Bipolar Disorder can Increase the Risk of Early Death by 6 Times

A higher risk of mortality from any cause has been regularly found in people with bipolar disorder across several counties. However, it is unclear if there are specific factors or how much somatic sickness (physical disease) adds to this risk (


Between 2004 and 2018, the Finnish researchers used countrywide medical and social insurance databases to identify and follow the health of all 15-64 year olds with bipolar disorder.


The standard mortality ratio (SMR) was calculated by dividing the number of deaths observed over a given period (around 8 years of monitoring) among those diagnosed with bipolar disorder by the number expected in the Finnish general population to determine the excess deaths directly attributable to the condition.

They followed the progress of 47,018 persons with bipolar disorder who were 38 years old on average at the start of the study. More than half (57%) of the participants were female.

Bipolar Disorder is Associated with a 6-Fold Increased Risk of Death from External Causes

In all, 3300 (7%) of them died during the monitoring period, compared to 141,536 persons in the general population, resulting in a 6-fold increased risk of death from external causes and a 2-fold increased risk of death from somatic causes.

Their average death age was 50, and nearly two-thirds (65%; 2137) of these fatalities occurred among men. 61% (2027) died from a somatic cause, whereas 39% (1273) died from an external cause.

Alcohol: A Leading Physical Cause of Death for People with Bipolar Disorder

Alcohol was the leading cause of death in 2027 somatic illness fatalities, accounting for 29%, followed by heart disease and stroke (27%), cancer (22%), respiratory disease (4%), diabetes (2%), and behavioral problems related with other drug abuse (1%). The remaining 15% was made up of various other reasons.

The liver condition accounted for over half of the 595 alcohol-related fatalities (48%), followed by unintentional alcohol poisoning (28%), and alcohol dependency (10%).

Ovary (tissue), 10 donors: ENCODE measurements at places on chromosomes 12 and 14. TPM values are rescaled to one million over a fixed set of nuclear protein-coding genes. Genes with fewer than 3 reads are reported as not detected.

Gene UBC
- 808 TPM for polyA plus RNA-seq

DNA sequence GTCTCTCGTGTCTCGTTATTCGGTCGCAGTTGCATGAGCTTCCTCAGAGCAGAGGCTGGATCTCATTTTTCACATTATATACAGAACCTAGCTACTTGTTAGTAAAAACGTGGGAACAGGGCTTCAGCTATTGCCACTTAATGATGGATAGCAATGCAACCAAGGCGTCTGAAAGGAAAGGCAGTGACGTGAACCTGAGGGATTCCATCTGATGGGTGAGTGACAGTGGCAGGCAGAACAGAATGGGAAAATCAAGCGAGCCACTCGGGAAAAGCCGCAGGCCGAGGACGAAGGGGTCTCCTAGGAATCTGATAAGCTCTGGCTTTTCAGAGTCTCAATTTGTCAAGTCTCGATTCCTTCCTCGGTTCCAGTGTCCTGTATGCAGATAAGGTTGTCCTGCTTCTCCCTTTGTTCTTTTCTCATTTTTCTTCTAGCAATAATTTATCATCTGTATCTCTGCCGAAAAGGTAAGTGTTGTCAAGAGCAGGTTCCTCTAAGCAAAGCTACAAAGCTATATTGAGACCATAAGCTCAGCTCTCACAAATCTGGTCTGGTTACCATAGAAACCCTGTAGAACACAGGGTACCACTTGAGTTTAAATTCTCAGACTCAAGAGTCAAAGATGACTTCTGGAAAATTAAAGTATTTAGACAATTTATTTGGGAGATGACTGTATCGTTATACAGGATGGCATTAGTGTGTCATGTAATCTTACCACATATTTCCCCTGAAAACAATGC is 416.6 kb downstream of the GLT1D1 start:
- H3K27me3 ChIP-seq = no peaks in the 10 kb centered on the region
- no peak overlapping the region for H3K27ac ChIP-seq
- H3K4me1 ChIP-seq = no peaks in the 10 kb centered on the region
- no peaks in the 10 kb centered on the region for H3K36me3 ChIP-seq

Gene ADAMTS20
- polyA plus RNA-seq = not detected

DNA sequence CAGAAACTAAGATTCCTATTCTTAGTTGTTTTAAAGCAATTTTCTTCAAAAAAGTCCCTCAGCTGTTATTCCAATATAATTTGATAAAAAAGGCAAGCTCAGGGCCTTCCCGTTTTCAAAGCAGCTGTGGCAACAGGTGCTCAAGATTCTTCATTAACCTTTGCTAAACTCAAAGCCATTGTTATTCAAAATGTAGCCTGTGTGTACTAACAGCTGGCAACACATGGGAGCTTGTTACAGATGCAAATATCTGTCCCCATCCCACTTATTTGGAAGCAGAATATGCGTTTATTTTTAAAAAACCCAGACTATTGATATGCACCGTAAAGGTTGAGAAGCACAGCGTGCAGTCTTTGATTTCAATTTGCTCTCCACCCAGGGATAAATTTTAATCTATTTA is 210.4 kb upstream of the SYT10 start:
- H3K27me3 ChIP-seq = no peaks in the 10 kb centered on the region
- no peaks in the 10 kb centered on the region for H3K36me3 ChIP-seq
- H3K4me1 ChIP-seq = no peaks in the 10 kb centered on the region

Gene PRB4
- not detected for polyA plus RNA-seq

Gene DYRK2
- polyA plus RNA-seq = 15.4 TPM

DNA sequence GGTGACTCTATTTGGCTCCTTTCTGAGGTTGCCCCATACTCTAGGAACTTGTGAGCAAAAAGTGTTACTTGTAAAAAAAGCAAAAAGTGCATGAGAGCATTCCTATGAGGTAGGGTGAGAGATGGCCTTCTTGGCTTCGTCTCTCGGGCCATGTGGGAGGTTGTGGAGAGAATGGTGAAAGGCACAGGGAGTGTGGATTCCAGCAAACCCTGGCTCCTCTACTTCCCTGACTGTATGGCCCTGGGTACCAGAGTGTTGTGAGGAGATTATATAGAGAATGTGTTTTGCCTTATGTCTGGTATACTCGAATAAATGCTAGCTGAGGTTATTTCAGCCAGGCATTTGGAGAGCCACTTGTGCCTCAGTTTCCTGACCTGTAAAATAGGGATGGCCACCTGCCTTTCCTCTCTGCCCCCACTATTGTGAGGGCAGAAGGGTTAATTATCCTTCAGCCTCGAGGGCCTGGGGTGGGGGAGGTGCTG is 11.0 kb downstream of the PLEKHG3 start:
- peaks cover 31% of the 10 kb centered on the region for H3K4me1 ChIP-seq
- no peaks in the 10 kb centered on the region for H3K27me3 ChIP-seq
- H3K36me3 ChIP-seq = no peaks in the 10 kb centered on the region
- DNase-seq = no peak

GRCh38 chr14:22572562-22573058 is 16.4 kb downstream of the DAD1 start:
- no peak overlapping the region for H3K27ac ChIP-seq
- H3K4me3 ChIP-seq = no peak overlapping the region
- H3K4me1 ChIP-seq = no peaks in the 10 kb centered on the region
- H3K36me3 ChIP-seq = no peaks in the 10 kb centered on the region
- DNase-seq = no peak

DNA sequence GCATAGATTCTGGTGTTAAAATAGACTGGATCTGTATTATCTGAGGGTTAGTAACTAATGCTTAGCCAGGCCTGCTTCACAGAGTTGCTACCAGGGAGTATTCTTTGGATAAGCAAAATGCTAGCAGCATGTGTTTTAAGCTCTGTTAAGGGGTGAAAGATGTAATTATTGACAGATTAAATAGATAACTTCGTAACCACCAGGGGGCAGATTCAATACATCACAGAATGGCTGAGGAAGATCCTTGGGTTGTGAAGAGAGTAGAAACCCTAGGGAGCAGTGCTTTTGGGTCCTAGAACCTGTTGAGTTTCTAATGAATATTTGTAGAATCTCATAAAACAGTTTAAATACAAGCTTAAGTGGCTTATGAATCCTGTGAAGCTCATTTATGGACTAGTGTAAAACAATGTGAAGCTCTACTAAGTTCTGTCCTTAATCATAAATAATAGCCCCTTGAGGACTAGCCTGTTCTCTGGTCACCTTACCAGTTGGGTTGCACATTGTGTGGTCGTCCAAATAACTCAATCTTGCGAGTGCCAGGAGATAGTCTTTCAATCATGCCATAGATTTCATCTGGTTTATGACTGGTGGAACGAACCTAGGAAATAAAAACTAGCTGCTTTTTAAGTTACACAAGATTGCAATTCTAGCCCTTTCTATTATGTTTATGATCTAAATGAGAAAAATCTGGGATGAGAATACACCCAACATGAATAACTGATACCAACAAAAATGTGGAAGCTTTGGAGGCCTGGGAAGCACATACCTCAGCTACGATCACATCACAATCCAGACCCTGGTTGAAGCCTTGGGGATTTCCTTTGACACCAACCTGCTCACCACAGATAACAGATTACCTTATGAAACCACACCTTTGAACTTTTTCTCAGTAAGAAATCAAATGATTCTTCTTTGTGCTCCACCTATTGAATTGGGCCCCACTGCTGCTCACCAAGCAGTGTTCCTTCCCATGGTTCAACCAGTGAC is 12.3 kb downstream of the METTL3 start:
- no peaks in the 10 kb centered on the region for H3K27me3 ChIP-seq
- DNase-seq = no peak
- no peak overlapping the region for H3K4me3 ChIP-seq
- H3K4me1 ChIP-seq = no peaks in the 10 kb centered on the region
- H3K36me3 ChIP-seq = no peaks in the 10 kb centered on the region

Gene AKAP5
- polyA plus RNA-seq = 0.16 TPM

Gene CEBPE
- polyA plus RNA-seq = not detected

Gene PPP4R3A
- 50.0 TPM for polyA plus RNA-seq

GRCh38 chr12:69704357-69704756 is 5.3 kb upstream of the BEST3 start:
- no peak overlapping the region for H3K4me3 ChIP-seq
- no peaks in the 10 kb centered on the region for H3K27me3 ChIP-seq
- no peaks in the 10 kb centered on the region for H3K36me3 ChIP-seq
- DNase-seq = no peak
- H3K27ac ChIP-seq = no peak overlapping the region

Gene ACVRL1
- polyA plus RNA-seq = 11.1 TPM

Suicides: A Major External Factor in the Death of Bipolar Disorder Patients

The majority of external cause fatalities (58%) were due to suicide, with almost half (48%) owing to overdose with prescribed mental health medications, including those used to treat bipolar disorder.

Overall, nearly two-thirds (64%) of all deaths were excess deaths—deaths that were greater than predicted for comparable age and gender and were directly linked to bipolar disorder.

Excess fatalities from somatic causes accounted for 51%, compared to 83% from external causes.

The majority of the additional fatalities from somatic sickness were caused by alcohol (40%)—a rate three times greater than the overall population—cardiovascular disease (26%), or cancer (10%).

Suicide accounted for 61% of the extra fatalities from external causes, a percentage that is about 8 times greater than that of the overall population.

Excess fatalities from external causes were significant in all age categories, but whereas external causes accounted for the majority of the excess among 15-44 year olds, external and somatic causes contributed about equally among 45-64 year olds.

The researchers omitted patients with schizophrenia and other psychotic diseases, which they admit may have resulted in an overestimate of the extra mortality caused by bipolar disorder. They explain that a history of persistent symptoms of psychosis, delusions, and hallucinations is known to be connected with a considerably higher risk of mortality.

External Factors Play a Bigger Role than Physical Disease in the Mortality of People with Bipolar Disease

Given that external reasons appear to play a larger role than physical disease in excess fatalities among persons with bipolar disorder, the researchers conclude that the present treatment focus on preventing physical illness to lessen this excess should be reassessed.

“A balanced consideration between therapeutic response, potential serious long term somatic side effects of different medicines, and risk of cause-specific premature mortality is needed, especially in younger persons,” they write.

“Targeting preventive interventions for substance abuse will likely reduce the mortality gap both due to external causes and somatic causes. Suicide prevention remains a priority, and better awareness of the risk of overdose and other poisonings is warranted,” they add.

Reference :

  1. Cause-specific excess mortality after first diagnosis of bipolar disorder: population-based cohort study – (

Source: Medindia

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